Irish boss blasts series detractors - Sports News - Fanatics - the world's biggest events

Irish boss blasts series detractors

By Roger Vaughan 01/11/2008 01:26:42 PM Comments (0)

Irish international rules boss Nickey Brennan has hit out against the series' detractors, saying the two teams deserved great credit for what they had produced.

Ireland beat Australia by four points in the second Test Friday night at the MCG to reclaim the Cormac McAnallen Trophy.

The series is now certain to continue this time next year in Ireland, given the lack of on-field violence in these two Tests.

Furious Irish officials cancelled last year's series because of incidents during the 2005 and '06 matches and the future of the concept was at stake this time.

While the series has far from universal appeal in Ireland and Australia, Brennan said the quality of last week's match in Perth and the MCG game had shown the compromised game's true potential.

"Anybody who didn't see this series in a positive light ... we have those in Ireland, as you well know, who are not pro the series anyway - they have them here, too," said Brennan, the Gaelic Athletic Association president.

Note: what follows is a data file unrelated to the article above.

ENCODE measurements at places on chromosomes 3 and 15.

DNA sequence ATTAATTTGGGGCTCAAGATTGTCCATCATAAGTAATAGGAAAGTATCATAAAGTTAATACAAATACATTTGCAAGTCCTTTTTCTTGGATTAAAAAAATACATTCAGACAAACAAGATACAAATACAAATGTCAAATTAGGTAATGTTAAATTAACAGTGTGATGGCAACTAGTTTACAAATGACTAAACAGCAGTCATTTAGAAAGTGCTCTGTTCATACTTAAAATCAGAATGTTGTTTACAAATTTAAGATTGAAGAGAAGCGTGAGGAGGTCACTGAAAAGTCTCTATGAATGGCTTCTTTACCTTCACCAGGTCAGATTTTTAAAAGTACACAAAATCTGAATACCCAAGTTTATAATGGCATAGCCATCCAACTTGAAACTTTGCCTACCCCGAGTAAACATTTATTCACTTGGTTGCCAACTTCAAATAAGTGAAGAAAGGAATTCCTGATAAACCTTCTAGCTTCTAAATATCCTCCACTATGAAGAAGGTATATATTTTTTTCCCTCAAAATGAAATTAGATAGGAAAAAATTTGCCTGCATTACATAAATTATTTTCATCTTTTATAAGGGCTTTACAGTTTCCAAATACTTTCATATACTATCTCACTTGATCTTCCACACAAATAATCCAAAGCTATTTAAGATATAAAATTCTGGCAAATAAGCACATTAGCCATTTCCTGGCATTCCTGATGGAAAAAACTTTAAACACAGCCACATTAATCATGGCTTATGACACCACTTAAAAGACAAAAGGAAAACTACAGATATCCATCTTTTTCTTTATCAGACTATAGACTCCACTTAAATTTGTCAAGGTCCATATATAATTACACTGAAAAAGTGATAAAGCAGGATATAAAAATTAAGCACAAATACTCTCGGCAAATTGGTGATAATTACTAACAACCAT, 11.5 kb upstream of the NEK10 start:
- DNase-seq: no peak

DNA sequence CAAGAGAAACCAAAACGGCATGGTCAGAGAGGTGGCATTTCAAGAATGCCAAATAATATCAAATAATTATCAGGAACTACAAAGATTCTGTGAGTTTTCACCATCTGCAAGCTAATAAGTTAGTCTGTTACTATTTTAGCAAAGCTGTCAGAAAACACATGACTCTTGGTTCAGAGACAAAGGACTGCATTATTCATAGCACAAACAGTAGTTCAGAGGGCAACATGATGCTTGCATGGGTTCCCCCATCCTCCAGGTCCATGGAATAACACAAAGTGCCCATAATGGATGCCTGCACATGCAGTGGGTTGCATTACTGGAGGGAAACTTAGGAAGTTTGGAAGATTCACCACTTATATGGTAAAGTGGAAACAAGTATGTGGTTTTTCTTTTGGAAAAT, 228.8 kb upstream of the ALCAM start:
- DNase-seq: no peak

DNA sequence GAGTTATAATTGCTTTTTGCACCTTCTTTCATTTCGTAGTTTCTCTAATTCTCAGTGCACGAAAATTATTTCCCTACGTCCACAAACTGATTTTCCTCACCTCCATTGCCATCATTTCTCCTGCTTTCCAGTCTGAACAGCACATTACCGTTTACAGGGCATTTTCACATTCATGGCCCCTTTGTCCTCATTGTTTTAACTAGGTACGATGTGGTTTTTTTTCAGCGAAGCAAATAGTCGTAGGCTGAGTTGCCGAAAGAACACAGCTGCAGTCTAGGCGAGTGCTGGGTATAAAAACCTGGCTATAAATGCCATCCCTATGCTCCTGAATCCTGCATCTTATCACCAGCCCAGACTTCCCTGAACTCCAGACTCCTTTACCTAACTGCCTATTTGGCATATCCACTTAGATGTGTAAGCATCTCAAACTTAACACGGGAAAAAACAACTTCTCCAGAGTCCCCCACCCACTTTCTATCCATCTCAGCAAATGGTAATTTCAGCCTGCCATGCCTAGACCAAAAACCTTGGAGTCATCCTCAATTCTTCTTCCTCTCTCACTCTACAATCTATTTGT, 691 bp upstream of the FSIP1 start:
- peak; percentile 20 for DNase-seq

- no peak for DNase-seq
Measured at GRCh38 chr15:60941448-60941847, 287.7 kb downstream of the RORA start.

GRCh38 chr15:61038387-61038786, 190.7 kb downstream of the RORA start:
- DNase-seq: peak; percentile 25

"As far as (Friday night) is concerned, we simply have to just ignore their views, because they're not going to see a positive in it, probably.

"But anybody who would watch this series, see the efforts of the players on both sides, would have to commend them for what they've done here.

"Yes, there will be some begrudgers, but let's push them aside for once."

AFL officials were also delighted with the series, but its future hinged more on how well it was received in Ireland.

"It's fair to say, doubts are dispelled after (Friday night)," Brennan said.

He praised Australian coach Mick Malthouse in particular for ensuring his players curbed their natural instinct for fierce physical pressure.

Malthouse in turn was unhappy Australia lost the two Tests, but expressed pride in his team and wants the job again.

This was the first time the Collingwood coach had been in charge of the Australian international rules side.

"We are ... bitterly disappointed that we gave too much of a start on both occasions and couldn't get over the line," he said.

"But on the other side, I am very, very proud of a group of men who by instinct in our game will shepherd, will be more than vigorous in some tackles.

"They held back that instinct for the betterment of this game ... they curtailed the instinct that they've been raised with.

"I commend them on their ability to play within the rules."

He added it was critical the Australians continued to play within the spirit of the rules and said the fans would decide if the series had a long-term future.

Less than 43,000 were at the MCG on Friday night, although rain undoubtedly affected that figure.

Malthouse also agreed that some more work was needed on the hybrid game's rules, with too many interchange players on Friday night having little or nothing to do.

The two teams had 15 on the field and up to 10 on the bench and Malthouse said the large interchange was "not quite right".

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